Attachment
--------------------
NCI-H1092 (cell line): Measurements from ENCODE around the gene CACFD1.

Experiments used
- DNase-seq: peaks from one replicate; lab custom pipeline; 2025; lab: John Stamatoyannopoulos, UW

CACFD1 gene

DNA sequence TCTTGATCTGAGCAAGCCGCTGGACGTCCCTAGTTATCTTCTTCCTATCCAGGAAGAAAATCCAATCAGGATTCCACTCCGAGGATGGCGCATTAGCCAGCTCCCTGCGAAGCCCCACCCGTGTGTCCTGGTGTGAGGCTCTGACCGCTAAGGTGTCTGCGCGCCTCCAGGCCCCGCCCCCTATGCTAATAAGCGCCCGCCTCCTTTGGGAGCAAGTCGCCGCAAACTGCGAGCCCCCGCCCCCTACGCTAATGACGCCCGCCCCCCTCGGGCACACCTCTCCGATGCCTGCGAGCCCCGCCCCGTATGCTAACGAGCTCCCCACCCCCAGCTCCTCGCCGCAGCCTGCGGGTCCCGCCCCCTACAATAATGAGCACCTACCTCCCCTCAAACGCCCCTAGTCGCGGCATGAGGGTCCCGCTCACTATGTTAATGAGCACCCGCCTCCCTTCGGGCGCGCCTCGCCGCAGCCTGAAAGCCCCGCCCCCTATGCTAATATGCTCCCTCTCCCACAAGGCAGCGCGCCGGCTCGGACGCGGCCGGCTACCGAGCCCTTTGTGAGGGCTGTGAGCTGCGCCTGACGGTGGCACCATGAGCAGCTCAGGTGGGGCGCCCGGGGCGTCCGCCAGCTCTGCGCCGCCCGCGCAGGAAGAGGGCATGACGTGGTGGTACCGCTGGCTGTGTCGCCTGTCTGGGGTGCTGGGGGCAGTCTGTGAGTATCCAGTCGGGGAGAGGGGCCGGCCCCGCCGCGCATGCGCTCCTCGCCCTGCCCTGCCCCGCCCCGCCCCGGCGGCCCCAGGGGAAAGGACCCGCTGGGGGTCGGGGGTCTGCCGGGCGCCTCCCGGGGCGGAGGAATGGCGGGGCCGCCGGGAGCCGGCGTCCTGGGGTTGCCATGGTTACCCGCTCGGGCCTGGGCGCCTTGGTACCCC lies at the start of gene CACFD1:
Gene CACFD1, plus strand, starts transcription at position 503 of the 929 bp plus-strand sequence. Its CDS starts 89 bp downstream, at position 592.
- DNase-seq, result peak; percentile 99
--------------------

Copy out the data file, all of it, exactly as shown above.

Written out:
NCI-H1092 (cell line): Measurements from ENCODE around the gene CACFD1.

Experiments used
- DNase-seq: peaks from one replicate; lab custom pipeline; 2025; lab: John Stamatoyannopoulos, UW

CACFD1 gene

DNA sequence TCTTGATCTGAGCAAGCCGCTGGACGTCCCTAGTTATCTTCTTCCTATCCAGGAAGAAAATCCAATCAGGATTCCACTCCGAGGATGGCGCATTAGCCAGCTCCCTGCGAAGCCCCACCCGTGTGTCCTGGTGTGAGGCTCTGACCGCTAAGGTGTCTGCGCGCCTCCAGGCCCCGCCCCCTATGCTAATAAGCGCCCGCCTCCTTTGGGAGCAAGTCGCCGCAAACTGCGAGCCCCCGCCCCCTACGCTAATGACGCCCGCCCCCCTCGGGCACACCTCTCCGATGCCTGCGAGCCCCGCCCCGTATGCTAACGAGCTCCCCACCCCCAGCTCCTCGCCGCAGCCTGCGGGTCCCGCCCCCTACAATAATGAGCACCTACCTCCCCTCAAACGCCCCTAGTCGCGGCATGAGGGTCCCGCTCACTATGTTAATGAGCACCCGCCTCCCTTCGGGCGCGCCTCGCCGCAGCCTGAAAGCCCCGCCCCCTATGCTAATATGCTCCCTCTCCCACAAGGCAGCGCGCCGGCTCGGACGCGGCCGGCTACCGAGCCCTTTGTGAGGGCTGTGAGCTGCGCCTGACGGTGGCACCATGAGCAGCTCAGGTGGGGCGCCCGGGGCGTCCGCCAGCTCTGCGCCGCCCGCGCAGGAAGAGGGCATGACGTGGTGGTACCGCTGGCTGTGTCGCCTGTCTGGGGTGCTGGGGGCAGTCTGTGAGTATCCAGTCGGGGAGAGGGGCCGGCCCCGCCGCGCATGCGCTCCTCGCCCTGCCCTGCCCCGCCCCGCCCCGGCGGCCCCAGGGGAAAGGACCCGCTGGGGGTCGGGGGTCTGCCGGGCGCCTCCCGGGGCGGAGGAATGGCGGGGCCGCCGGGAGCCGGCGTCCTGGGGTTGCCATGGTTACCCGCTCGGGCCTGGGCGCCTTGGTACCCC lies at the start of gene CACFD1:
Gene CACFD1, plus strand, starts transcription at position 503 of the 929 bp plus-strand sequence. Its CDS starts 89 bp downstream, at position 592.
- DNase-seq, result peak; percentile 99